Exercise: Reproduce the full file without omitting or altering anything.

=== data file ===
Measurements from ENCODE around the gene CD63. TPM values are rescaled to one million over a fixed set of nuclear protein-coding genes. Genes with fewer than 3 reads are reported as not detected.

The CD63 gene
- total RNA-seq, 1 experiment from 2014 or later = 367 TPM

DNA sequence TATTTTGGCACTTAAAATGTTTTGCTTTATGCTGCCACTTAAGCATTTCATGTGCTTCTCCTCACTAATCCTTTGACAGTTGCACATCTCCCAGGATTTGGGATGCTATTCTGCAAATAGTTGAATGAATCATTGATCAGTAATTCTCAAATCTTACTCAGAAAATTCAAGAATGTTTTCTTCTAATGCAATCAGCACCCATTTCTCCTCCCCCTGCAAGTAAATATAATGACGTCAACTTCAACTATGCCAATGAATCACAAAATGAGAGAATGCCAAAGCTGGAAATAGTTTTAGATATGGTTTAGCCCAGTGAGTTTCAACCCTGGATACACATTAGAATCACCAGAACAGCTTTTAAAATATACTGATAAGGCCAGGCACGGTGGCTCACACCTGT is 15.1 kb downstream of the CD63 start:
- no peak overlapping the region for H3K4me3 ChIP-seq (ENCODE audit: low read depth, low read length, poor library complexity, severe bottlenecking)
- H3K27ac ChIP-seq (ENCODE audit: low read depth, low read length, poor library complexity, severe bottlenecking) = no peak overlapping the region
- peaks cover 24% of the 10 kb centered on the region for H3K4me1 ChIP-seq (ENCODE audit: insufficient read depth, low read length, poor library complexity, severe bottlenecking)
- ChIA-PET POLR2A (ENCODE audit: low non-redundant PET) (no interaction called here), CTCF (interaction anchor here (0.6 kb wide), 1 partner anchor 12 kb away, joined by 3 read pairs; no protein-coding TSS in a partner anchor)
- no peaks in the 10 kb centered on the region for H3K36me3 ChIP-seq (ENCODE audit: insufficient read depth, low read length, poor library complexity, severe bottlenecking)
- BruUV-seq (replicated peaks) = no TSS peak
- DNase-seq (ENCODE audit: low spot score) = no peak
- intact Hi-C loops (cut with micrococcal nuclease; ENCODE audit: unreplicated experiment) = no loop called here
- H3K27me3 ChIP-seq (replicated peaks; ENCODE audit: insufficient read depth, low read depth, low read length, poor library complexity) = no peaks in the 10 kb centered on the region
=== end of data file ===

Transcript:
Measurements from ENCODE around the gene CD63. TPM values are rescaled to one million over a fixed set of nuclear protein-coding genes. Genes with fewer than 3 reads are reported as not detected.

The CD63 gene
- total RNA-seq, 1 experiment from 2014 or later = 367 TPM

DNA sequence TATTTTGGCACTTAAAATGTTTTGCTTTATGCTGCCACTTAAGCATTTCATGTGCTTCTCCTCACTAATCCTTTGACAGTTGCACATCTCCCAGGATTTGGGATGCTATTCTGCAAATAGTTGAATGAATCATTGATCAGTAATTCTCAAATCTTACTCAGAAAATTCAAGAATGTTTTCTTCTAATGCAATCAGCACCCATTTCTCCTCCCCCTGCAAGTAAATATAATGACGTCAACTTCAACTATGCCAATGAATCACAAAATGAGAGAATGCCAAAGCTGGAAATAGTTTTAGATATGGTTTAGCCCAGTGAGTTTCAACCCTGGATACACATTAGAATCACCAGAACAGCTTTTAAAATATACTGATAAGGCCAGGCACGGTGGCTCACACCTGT is 15.1 kb downstream of the CD63 start:
- no peak overlapping the region for H3K4me3 ChIP-seq (ENCODE audit: low read depth, low read length, poor library complexity, severe bottlenecking)
- H3K27ac ChIP-seq (ENCODE audit: low read depth, low read length, poor library complexity, severe bottlenecking) = no peak overlapping the region
- peaks cover 24% of the 10 kb centered on the region for H3K4me1 ChIP-seq (ENCODE audit: insufficient read depth, low read length, poor library complexity, severe bottlenecking)
- ChIA-PET POLR2A (ENCODE audit: low non-redundant PET) (no interaction called here), CTCF (interaction anchor here (0.6 kb wide), 1 partner anchor 12 kb away, joined by 3 read pairs; no protein-coding TSS in a partner anchor)
- no peaks in the 10 kb centered on the region for H3K36me3 ChIP-seq (ENCODE audit: insufficient read depth, low read length, poor library complexity, severe bottlenecking)
- BruUV-seq (replicated peaks) = no TSS peak
- DNase-seq (ENCODE audit: low spot score) = no peak
- intact Hi-C loops (cut with micrococcal nuclease; ENCODE audit: unreplicated experiment) = no loop called here
- H3K27me3 ChIP-seq (replicated peaks; ENCODE audit: insufficient read depth, low read depth, low read length, poor library complexity) = no peaks in the 10 kb centered on the region